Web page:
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How to add warmth to your Halloween costume

Unless you live in Southern California or Miami, chances are you are freezing your buns off every year on Halloween. And every year you think to yourself, “Man, I need to come up with a way to add warmth to my costume. Why am I wearing this sexy French maid outfit anyway? Are French maids notoriously sexy?”

At Nikwax, we are in the business of keeping people warm, dry and comfortable during cold, snow, or rain; so it comes as no surprise that we have a ton of ideas to keep you warm on Halloween. Whether you are dressing up as the sexy French maid, Mrs. Doubtfire, or Dr. Frank-n-Furter, the following tips and ideas will keep you warm when the Fireball shots run out.

  • Tights are your best friend. Most women are up-to-speed on this one, so we’re talking to you, Mr. Cross Dressing dude. Nylons (aka stockings or pantyhose) and tights are not the same thing. Tights or leggings will keep you warmer than a pair of nylons. Money-saving tip for the outdoorsy types: Instead of buying fashion leggings that you’ll never wear again, opt for a pair of performance tights or long underwear in Merino wool. The wool will complement your Halloween finery and be ready for a detoxifying cold weather run on Nov. 1.
  • Wigs are surprisingly effective hats. That’s about it. Sport a wig to complete your costume and you won’t need a hat. It’s “method” costuming at its finest.
  • Thrift store finds are not one-trick, costume ponies. Take it from Seattle’s own, mega-rap star, Macklemore – fur will be your best friend, whether you’re drapin’ a leopard mink or rockin’ a wolf on your noggin.  When you hit up your local secondhand or vintage store, or even your grandparent’s closet ask yourself three questions:
    • Will this pull my costume look together?
    • Will it prevent frostbite?
    • Does it have the cool, sassy, “je ne sais quoi” style that I can wear with panache when I’m not dressed in costume?

If the answer to all three is yes, cop that coat, flannel onesy, velour jumpsuit or leather jack and wash and treat it immediately! Thrift stores are full of looks from eras when people weren’t afraid of a little color or a little pattern. As long as it’s machine washable, Nikwax has you covered on the cleaning side. Some of our favorite—not to mention most admired—down vests came directly from the unwanted bin at our local thrift store. After a wash and a waterproof, they stole the Halloween show and have provided years of distinguished style and warmth.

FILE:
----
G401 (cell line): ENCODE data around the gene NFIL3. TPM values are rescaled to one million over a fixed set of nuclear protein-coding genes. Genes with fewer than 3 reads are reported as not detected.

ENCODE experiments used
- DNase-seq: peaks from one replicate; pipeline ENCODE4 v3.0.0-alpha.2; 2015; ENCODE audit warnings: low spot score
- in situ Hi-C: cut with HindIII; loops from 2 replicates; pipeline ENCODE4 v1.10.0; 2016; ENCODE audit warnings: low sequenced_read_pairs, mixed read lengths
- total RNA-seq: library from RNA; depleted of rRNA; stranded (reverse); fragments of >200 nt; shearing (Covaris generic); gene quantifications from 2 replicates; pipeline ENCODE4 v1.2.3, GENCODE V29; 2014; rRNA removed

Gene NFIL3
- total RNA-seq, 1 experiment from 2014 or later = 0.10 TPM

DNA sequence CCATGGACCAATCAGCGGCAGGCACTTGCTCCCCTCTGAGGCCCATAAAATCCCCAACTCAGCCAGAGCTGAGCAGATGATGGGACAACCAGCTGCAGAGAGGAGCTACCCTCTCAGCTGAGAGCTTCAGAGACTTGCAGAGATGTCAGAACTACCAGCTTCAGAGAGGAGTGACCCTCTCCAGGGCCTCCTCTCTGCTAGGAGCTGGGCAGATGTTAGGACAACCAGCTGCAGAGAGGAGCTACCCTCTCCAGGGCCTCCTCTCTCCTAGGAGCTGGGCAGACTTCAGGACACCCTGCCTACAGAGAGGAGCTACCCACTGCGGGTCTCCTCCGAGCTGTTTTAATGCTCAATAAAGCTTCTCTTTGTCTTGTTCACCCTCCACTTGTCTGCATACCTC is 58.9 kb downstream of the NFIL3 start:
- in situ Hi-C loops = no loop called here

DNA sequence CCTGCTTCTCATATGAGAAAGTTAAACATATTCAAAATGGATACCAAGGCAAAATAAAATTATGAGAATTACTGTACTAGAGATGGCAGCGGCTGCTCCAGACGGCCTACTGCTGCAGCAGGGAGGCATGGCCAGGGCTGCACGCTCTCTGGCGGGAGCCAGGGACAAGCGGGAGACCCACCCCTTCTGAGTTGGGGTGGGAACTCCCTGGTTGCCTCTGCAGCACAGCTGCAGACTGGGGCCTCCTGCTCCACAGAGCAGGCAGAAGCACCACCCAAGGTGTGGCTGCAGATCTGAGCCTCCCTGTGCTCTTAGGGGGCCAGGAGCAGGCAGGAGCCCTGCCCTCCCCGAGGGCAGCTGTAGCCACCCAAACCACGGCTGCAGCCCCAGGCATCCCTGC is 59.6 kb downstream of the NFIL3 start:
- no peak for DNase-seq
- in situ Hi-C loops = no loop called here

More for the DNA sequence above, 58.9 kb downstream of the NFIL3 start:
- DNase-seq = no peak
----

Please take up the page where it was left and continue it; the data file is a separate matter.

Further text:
Yet another stay-warm idea would be to pick a costume that is actually warm. In the words of the late Jermaine Stewart, we don’t have to take our clothes off to have a good time, oh no. So here are some not so scantily clad, creative, fun, and WARM costume ideas that you can rock this Halloween.

 Difficulty Level: Easy

Thing 1 and Thing 2: Get yourself a couple red troll wigs and some blue fleece tops and bottoms. For a little extra protection, waterproof that fleece with Polar Proof. Not only will it help you stay waterproof and warm in the rain and snow, it will also help protect your costume from the beer-spilling drunk idiots out there.

Breaking Bad: The Hazmat suit version, not the shirt tucked into the underpants – we are talking about staying warm people!

Paul Bunyan and Babe the Blue Ox: Flannel and Fleece Galore!

Inspector Gadget: A Trench Coat and Fedora – 2 things every adult should already own.

Shaun White: Red-headed curly wig, and your ski or snowboard gear. Add an obscene amount of fake medals and you are good to go.Shaun white

Difficulty Level: Medium

Ron Swanson and/or Ron Burgundy: What they have in common is incredible quotes, fantastic hair, and wicked awesome mustaches.

Gandalf: A long gray robe, beard, hair, and sweet wizard hat will surely keep you cozy and safe. Besides, who doesn’t want to yell out, “You shall not pass!”

Gumby & Pokey: This takes a bit of work, but the results are fantastic.

Teen Wolf: You will be covered in fur. Enough said.Teen Wolf

 Group Costume Ideas:

Ghostbusters: The difficulty level on this one is of medium intensity but it would be totally rewarding.

The Royal Tenenbaums: This one is easy because the likelihood that you have all the costume items in your closet is very high. Really. Everyone owns a tracksuit, a polo shirt, and some kind of suit. Everyone.

Team Zissou: Another from the Wes Anderson film collection. Baby blue shirt and pants and a red knit hat, how easy is that?

The Golden Girls: Grandma’s are always dressing in layers and wearing a gray grannie wig will keep you super warm.